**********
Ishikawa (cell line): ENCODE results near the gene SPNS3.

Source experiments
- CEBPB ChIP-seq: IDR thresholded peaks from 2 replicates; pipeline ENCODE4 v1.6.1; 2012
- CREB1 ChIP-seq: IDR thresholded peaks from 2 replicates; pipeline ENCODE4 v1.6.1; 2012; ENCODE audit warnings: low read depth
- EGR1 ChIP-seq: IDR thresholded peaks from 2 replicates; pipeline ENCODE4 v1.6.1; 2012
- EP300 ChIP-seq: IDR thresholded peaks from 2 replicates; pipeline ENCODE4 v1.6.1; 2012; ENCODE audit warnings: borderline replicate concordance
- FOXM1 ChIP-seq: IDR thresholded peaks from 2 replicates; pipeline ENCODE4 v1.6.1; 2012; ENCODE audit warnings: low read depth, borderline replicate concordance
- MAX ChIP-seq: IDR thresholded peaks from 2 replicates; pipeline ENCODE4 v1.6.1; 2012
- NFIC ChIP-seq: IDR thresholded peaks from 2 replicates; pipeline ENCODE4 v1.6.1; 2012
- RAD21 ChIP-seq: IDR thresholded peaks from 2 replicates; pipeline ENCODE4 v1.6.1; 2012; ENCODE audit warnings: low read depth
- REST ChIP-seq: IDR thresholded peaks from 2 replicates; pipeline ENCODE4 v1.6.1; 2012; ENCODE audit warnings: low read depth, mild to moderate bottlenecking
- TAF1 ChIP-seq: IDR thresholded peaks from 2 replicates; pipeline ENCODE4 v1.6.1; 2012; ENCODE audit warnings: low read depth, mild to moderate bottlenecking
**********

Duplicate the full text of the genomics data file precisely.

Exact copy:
Ishikawa (cell line): ENCODE results near the gene SPNS3.

Source experiments
- CEBPB ChIP-seq: IDR thresholded peaks from 2 replicates; pipeline ENCODE4 v1.6.1; 2012
- CREB1 ChIP-seq: IDR thresholded peaks from 2 replicates; pipeline ENCODE4 v1.6.1; 2012; ENCODE audit warnings: low read depth
- EGR1 ChIP-seq: IDR thresholded peaks from 2 replicates; pipeline ENCODE4 v1.6.1; 2012
- EP300 ChIP-seq: IDR thresholded peaks from 2 replicates; pipeline ENCODE4 v1.6.1; 2012; ENCODE audit warnings: borderline replicate concordance
- FOXM1 ChIP-seq: IDR thresholded peaks from 2 replicates; pipeline ENCODE4 v1.6.1; 2012; ENCODE audit warnings: low read depth, borderline replicate concordance
- MAX ChIP-seq: IDR thresholded peaks from 2 replicates; pipeline ENCODE4 v1.6.1; 2012
- NFIC ChIP-seq: IDR thresholded peaks from 2 replicates; pipeline ENCODE4 v1.6.1; 2012
- RAD21 ChIP-seq: IDR thresholded peaks from 2 replicates; pipeline ENCODE4 v1.6.1; 2012; ENCODE audit warnings: low read depth
- REST ChIP-seq: IDR thresholded peaks from 2 replicates; pipeline ENCODE4 v1.6.1; 2012; ENCODE audit warnings: low read depth, mild to moderate bottlenecking
- TAF1 ChIP-seq: IDR thresholded peaks from 2 replicates; pipeline ENCODE4 v1.6.1; 2012; ENCODE audit warnings: low read depth, mild to moderate bottlenecking